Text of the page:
Marydee Ojala
Editor, ONLINE Magazine
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Distributed Librarianship

ONLINE, March 2001
Copyright © 2001 Information Today, Inc.


In library terms, distributed librarians within an organization may be in different locations, time zones, and/or disciplines.
A growing trend in librarianship is something I like to call "distributed librarianship." I base my definition loosely on distributed computing, where several computers are connected via a network to share aspects of tasks. As Webopedia ( puts it, "A word processing application might consist of an editor component on one computer, a spell-checker object on a second computer, and a thesaurus on a third computer."

In library terms, distributed librarians within an organization may be in different locations, time zones, and/or disciplines. It's partly the distance teamwork that Laurie Putnam talks about in this issue, particularly her discussion of a home-based information professional staffing a virtual reference desk, but it's more wide-ranging than simply teamwork. It can be an entire virtual library, where the task of the librarians is to deliver information directly to desktops. Roger Strouse elaborates on this in the INDUSTRY INSIGHTS column in this issue, particularly the tricky issues of buying content.

Distributed librarianship takes several forms. It's the newspaper library that puts its information professionals on the individual beats–the Sports Desk has its librarian, as does the News, Features, and City Desk. (Personally, I'd ask to be assigned to the Food Desk.) It's the pharmaceutical library that puts its people next to the bench chemists and those working in discovery. It's the commercial bank that adds an information professional to the lending officer staff. It's the multinational that assigns librarians to specific projects and has them working with the project team to ensure that all information needs are not only met but anticipated. Getting librarians out to the individual business units is an aspect of distributed librarianship.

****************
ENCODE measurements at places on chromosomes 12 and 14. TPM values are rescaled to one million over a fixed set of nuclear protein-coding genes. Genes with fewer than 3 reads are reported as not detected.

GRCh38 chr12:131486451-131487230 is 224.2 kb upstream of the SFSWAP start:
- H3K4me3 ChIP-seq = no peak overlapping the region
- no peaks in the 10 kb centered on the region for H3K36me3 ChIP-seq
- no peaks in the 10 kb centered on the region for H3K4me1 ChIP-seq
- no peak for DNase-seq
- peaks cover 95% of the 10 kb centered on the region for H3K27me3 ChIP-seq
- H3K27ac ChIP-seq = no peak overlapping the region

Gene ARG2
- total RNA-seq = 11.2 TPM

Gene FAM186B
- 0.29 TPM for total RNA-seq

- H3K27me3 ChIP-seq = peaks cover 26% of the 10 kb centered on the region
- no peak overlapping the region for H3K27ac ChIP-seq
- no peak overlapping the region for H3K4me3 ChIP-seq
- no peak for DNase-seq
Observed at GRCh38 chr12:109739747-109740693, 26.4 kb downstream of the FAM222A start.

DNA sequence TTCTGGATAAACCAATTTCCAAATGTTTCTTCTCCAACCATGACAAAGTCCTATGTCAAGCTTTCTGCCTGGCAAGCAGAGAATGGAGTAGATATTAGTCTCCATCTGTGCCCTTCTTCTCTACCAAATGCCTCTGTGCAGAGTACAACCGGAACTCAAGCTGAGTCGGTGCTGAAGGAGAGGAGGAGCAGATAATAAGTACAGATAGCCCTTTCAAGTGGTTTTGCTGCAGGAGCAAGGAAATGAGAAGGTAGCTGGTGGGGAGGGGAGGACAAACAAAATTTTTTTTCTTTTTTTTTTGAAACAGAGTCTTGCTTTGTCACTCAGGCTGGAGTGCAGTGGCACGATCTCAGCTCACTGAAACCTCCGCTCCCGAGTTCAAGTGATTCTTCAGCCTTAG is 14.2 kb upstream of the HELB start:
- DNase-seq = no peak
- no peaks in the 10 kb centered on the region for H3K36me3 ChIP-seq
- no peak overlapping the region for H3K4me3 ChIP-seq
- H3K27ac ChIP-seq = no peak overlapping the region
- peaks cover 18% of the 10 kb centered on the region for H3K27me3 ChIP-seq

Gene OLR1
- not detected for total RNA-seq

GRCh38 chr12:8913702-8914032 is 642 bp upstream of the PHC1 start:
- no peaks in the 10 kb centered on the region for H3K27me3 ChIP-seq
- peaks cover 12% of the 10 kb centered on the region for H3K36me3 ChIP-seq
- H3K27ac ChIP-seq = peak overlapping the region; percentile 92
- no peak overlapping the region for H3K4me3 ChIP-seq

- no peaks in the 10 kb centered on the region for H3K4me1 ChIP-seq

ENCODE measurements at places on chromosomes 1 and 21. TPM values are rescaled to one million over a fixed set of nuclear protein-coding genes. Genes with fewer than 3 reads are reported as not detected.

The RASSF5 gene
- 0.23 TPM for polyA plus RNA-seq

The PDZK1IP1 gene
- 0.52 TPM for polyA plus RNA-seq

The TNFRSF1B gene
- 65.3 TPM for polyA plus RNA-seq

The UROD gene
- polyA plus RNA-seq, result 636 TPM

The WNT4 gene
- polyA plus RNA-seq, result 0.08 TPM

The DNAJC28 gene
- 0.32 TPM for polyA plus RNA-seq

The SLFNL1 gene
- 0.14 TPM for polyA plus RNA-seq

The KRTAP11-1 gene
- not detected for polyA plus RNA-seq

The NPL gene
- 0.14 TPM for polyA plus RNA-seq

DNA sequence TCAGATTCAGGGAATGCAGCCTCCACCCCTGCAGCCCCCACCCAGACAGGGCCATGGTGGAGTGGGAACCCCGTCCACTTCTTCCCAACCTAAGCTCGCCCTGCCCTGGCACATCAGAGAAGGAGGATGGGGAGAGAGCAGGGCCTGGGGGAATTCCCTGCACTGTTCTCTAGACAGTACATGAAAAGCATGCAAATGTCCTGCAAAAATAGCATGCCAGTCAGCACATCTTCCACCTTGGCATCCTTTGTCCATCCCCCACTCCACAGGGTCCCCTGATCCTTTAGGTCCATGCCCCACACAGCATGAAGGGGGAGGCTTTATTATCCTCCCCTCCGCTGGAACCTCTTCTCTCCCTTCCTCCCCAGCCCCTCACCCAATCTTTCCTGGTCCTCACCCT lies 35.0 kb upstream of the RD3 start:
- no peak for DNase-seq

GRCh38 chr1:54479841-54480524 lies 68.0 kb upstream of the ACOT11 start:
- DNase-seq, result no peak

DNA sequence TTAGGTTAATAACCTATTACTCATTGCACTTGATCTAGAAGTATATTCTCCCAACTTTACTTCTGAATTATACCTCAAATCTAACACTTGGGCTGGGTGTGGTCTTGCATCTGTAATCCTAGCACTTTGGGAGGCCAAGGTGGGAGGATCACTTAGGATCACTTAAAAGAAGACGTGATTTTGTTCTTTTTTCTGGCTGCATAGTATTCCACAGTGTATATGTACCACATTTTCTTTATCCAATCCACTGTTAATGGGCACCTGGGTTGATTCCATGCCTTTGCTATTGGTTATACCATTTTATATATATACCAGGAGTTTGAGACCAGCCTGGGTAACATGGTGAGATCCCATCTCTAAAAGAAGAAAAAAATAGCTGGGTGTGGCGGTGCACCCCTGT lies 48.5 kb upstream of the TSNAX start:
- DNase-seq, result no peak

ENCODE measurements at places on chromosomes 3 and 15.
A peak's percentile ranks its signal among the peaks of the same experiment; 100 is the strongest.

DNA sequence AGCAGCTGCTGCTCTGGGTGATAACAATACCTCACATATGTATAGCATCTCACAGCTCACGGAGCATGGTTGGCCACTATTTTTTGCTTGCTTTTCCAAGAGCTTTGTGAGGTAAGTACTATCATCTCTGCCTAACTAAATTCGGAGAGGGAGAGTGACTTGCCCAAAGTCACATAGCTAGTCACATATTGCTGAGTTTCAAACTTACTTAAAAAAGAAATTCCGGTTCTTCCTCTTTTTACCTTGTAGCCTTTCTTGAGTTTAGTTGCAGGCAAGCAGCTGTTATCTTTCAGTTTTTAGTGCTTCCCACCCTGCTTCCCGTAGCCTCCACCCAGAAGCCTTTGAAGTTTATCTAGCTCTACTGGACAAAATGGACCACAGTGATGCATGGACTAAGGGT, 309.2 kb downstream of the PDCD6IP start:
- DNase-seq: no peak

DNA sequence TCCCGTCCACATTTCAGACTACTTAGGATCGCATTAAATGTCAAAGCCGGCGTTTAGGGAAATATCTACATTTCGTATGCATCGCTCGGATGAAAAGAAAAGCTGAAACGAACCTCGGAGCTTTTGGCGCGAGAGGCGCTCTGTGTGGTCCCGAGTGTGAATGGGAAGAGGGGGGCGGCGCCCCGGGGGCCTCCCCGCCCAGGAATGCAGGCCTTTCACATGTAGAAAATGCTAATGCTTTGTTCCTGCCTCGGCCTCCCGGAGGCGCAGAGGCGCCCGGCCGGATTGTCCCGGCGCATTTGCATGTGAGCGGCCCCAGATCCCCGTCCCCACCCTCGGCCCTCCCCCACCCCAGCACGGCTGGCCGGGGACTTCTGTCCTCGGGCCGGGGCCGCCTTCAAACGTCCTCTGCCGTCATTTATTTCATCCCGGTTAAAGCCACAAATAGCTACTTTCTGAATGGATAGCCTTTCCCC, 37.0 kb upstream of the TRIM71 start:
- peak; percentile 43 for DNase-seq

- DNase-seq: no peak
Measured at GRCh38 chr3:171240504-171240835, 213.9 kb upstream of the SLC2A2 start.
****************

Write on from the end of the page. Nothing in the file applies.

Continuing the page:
Some librarians have been distributed to home offices, others to satellite offices within the company. One high-tech company has a division several states away from its headquarters. That division decided they needed an information professional: not a physical library, but a librarian who would do all those good things librarians do–locate, analyze, evaluate, and disseminate information. The critical piece for physical distribution is keeping in touch with the network. Distributed librarianship is not performed in a vacuum. This is not a solo librarian here and a solo librarian there. It's a coordinated effort.

Different time zones encourage distributed librarianship. When a librarian at an investment bank in London is in the middle of a research project and it's getting late, she can pass the entire package to a distributed library network member in Toronto. When it gets late there and the bank still hasn't reached closure, the package can be sent to the Tokyo library. Documentation of the procedures at all the different locations in the different time zones is essential to the success of this distributed model. Time shifting is a characteristic of distributed librarianship, as is trust and shared working procedures.

Some organizations have practiced distributed librarianship, without calling it that, for some time. Others, struggling with budgetary pressures and the need to better understand the information needs of their customers, will find that the distributed librarianship model solves many problems.

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